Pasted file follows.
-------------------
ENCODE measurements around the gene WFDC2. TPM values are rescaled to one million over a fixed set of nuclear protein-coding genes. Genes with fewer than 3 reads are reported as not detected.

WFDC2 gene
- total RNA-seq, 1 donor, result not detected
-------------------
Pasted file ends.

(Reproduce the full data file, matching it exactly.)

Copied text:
ENCODE measurements around the gene WFDC2. TPM values are rescaled to one million over a fixed set of nuclear protein-coding genes. Genes with fewer than 3 reads are reported as not detected.

WFDC2 gene
- total RNA-seq, 1 donor, result not detected